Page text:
Those of us seeking fiscal responsibility will also be glad to know that analysis of home visiting programs funded by MIECHV can save society over $6,000 over the lifetime of participating children based on reductions in child abuse and neglect and involvement in the criminal justice system, and on employment outcomes for kids and parents. Equally important – the future of Ohio’s home visiting programs depend on MIECHV, which has provided more than $38 million to our state since 2010.
Let me share with you the story of Lauren, a young mother in the Cincinnati area benefitting from home visiting.
Prior to starting with Cincinnati’s Every Child Succeeds home visiting program, Lauren had struggled with heroin addiction. She reported an extensive history of drug use and involvement with the court system, and had even lost custody of several of her children due to her addiction. That’s when things changed for Lauren. She was homeless and living in a shelter when she decided to enroll in a rehab program. While in rehab, Lauren discovered she was pregnant. She decided that this time it was going to be different — she was not going to lose this child to the child welfare system. She was going to do everything possible to change her life. Lauren sought out many resources, one of them being Every Child Succeeds, funded by the Maternal, Infant and Early Childhood Home Visiting program (MIECHV). Lauren enrolled during pregnancy. Although, at times, she has gotten overwhelmed, Lauren’s commitment to doing what’s best for her child has never wavered. Through the MIECHV program and her home visitor, Lauren has gotten the support for her parenting that she needed. Both Lauren and her child’s father have continued their drug rehab treatment. They also moved out of the shelter and were able to find an apartment and employment. Both parents are engaged in their child’s development and I leave you with this quote from Pam Albers. RN, MS, Director of Help Me Grow Brighter Futures here in Dayton:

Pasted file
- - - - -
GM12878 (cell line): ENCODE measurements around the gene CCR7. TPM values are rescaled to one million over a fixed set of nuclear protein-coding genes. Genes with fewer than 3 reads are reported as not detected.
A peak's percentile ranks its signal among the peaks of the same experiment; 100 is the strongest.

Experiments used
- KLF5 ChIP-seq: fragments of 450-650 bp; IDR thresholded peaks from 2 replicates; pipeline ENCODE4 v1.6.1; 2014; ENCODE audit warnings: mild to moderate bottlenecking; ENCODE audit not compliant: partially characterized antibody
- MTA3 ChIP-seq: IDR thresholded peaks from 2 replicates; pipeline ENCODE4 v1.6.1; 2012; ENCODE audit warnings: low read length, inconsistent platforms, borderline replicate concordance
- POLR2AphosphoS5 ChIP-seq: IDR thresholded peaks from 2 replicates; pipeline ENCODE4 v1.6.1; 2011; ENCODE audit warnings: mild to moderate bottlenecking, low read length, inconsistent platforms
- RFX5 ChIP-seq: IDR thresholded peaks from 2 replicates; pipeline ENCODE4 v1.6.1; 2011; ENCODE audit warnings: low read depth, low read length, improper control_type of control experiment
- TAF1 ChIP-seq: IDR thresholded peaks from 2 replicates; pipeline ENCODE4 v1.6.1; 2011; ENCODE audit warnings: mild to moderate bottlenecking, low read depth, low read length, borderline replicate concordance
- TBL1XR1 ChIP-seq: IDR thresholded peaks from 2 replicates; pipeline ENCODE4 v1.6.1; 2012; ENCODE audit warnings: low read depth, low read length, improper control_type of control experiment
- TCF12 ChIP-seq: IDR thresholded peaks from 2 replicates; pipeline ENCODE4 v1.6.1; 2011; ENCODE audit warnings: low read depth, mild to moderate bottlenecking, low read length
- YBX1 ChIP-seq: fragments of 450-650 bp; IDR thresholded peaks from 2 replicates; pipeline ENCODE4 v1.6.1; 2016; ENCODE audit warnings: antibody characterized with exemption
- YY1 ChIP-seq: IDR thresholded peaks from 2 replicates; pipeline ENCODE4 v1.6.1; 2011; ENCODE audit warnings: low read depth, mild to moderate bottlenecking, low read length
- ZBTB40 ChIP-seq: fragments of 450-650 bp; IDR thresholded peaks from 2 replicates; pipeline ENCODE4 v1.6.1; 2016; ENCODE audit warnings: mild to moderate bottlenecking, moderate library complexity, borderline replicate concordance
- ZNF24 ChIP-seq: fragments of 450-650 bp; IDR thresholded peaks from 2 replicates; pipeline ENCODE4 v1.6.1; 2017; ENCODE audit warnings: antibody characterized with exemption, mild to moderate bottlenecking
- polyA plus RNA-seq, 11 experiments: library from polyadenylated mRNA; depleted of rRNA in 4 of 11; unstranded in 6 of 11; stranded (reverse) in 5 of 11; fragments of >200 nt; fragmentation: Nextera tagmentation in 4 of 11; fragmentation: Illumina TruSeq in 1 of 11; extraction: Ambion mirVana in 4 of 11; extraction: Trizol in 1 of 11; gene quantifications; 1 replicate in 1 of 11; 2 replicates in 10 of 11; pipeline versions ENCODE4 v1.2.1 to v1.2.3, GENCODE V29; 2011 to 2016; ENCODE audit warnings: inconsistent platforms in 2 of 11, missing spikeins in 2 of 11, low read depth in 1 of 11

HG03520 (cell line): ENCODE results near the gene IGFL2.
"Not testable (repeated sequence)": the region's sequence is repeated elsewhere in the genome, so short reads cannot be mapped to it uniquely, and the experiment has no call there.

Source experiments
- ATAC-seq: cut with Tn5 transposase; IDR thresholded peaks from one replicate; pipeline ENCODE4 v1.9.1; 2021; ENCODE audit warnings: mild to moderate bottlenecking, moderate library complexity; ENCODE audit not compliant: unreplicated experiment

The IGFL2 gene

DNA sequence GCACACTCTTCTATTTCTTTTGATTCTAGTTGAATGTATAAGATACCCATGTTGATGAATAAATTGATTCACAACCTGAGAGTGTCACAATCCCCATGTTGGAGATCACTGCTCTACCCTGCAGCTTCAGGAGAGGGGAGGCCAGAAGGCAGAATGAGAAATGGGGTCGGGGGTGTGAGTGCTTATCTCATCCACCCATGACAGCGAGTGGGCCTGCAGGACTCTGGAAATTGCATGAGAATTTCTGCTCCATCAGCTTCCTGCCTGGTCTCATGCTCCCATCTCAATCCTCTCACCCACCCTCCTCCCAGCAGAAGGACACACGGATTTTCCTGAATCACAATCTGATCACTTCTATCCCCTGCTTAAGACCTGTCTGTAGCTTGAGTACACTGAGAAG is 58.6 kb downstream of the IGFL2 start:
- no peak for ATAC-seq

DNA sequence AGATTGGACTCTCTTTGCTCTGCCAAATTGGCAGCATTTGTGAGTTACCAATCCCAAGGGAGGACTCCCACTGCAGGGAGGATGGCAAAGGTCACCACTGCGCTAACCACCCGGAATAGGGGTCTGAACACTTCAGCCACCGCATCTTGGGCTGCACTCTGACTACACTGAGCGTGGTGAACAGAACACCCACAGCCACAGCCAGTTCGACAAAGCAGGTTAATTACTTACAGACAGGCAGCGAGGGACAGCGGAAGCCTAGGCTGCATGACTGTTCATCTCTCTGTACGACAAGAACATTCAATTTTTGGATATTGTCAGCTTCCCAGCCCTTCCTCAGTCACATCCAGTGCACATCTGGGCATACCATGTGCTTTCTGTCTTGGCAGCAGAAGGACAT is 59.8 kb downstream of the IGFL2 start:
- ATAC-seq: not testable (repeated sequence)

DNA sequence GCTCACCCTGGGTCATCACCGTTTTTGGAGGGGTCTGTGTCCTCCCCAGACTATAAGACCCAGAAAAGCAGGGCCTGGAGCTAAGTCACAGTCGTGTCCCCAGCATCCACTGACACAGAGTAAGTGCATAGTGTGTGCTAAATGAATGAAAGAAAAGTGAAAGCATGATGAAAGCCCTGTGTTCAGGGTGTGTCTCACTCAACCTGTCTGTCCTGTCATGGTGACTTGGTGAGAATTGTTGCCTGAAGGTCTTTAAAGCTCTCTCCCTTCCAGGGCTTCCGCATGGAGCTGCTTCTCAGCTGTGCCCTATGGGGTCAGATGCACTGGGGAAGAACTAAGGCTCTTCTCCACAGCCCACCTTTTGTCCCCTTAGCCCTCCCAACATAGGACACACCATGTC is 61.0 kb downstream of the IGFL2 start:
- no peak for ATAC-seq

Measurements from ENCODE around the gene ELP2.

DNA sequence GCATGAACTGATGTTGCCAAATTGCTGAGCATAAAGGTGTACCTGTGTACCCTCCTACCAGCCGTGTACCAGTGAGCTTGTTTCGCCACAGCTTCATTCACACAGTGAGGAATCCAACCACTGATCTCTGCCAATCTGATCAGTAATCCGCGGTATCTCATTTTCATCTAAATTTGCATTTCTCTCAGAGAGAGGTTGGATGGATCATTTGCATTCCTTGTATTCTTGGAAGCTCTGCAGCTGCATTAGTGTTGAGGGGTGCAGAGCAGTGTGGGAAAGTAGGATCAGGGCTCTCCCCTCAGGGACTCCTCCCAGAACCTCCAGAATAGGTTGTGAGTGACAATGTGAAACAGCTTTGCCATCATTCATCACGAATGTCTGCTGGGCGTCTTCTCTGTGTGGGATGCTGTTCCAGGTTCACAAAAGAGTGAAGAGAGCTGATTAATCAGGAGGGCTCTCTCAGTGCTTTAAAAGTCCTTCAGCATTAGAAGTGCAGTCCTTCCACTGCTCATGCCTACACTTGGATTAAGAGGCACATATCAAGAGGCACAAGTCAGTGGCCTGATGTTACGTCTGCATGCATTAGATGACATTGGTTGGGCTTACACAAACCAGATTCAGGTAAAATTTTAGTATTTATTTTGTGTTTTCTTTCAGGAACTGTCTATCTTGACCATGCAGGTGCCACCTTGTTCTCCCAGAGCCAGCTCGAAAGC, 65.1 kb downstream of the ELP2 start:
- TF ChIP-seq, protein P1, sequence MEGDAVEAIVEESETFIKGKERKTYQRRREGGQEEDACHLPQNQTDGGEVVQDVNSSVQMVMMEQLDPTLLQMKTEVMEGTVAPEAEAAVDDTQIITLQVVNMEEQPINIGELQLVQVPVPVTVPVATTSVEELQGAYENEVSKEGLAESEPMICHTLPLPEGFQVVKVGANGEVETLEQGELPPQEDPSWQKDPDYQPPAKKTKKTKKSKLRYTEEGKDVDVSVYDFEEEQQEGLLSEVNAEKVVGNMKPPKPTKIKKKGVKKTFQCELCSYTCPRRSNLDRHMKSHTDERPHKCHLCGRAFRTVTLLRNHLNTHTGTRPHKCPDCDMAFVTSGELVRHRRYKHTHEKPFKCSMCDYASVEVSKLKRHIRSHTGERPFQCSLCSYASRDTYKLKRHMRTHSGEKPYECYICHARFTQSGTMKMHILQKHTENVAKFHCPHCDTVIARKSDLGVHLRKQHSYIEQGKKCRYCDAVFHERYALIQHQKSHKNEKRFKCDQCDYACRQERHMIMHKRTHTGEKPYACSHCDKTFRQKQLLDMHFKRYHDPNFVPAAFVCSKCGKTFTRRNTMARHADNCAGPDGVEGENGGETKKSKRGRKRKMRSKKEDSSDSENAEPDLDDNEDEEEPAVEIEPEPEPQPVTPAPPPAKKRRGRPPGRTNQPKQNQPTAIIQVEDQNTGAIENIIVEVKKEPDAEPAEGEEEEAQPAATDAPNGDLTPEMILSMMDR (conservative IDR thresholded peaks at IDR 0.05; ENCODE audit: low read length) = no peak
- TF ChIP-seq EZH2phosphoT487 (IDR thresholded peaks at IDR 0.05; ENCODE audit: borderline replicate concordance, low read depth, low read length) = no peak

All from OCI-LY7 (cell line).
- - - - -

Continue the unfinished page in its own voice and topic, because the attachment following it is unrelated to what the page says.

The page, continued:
“I urge you to reauthorize funding for MIECHV with an incremental increase from $400 million up to $800 million over 5 years on a suitable legislative vehicle that may be enacted this year.
As a cornerstone of evidence-based policy, MIECHV funds a diverse array of evidence-based programs like NFP, enabling millions of children and families to have access to evidence-based home visiting services that break cycles of poverty and produce real economic dividends to our nation. These programs demonstrate improvements in a range of outcomes, including prenatal health, early childhood development, and educational achievement, as well as reductions in child abuse and neglect, juvenile delinquency, crime and dependence on public assistance.“
With all of this in mind, I urge Senators Portman and Brown to work with Congressional Leadership to ensure a bipartisan reauthorization of MIECHV. Senator Brown is a co-sponsor of the MIECHV reauthorization bill in the Senate, and Senator Portman has spoken often in support of MIECHV. This is an important program to help more children to grow up in strong families and lay the groundwork for strong communities nationwide. We call on Congress to reauthorize MIECHV without delay.
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Reverend Lawrence Long III is a Dayton-area minister and businessman